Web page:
Since 1888, Pleione has ejected three gaseous shells. On each such occasion, the star's visual brightness has first risen, then fallen below the normal level. The last outburst occurred from 1972 to 1987.
The very faint portion of the Pleiades reflection nebula closest to Pleione
was cataloged as Ced 19p.
|Right Ascension|| 03:49:11.22 (h:m:s)
|Declination|| +24:08:12.2 (deg:m:s)
|Distance|| 0.38 (kly)
|Visual Brightness|| 5.09 (mag)
|Spectral Type|| B8e p
Artist Chesley Bonestell's view of the Pleiades' "mother" Pleione, as seen from a hypothetical planet. Artwork is copyright © Chesley Bonestell Estate/courtesy Bonestell Space Art; also note Chesley Bonestell's Interactive Art Gallery on the web and in particular their Pleione page.
As this star rotates rapidly, its shape is that of an oblate spheroid instead of a sphere. According to its B8 spectral type, Pleione is of white color. It is significantly more luminous than the sun: about 45 times.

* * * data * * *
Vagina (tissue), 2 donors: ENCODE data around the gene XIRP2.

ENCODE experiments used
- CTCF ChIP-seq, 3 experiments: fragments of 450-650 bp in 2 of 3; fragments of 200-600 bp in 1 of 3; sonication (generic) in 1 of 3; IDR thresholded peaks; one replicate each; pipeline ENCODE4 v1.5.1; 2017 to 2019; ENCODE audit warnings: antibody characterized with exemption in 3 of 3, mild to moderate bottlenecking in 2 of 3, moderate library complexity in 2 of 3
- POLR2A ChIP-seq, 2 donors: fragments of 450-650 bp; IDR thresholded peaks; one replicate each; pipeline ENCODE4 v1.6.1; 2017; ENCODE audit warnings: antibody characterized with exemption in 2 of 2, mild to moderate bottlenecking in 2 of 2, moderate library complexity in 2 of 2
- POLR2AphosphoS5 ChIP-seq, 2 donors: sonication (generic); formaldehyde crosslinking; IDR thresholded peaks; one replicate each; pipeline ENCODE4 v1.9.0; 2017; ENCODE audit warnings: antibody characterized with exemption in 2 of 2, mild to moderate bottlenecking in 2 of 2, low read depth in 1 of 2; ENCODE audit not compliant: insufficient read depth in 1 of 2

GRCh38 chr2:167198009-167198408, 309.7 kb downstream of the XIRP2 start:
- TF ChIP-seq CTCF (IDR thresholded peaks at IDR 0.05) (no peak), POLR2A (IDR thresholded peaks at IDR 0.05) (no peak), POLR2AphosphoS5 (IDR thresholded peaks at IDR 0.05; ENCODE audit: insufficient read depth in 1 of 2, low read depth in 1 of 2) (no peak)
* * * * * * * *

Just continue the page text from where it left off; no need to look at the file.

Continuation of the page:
From: Chesley Bonestell: Space Painter - The Master at 90 in Future Life #1 (April 1978).
Remarks on painting located on the back, "Pleione, a naked eye star of the Pleiades cluster, seen from a hypothetical planet 93 million miles away - the same distance as our earth from the sun. This type-B star is rotating about 100 times faster (so rapidly it becomes flattened) than our sun and its radiation is so intense that a planet orbiting it at 93 million miles would be red hot. Thus, if our sun were Pleione our earth would be red hot."
Caption from Bauder Catalog Magazine #57: "Pleione star viewed from a
hypothetical planet at 93 million miles."
Last Modification: September 28, 2003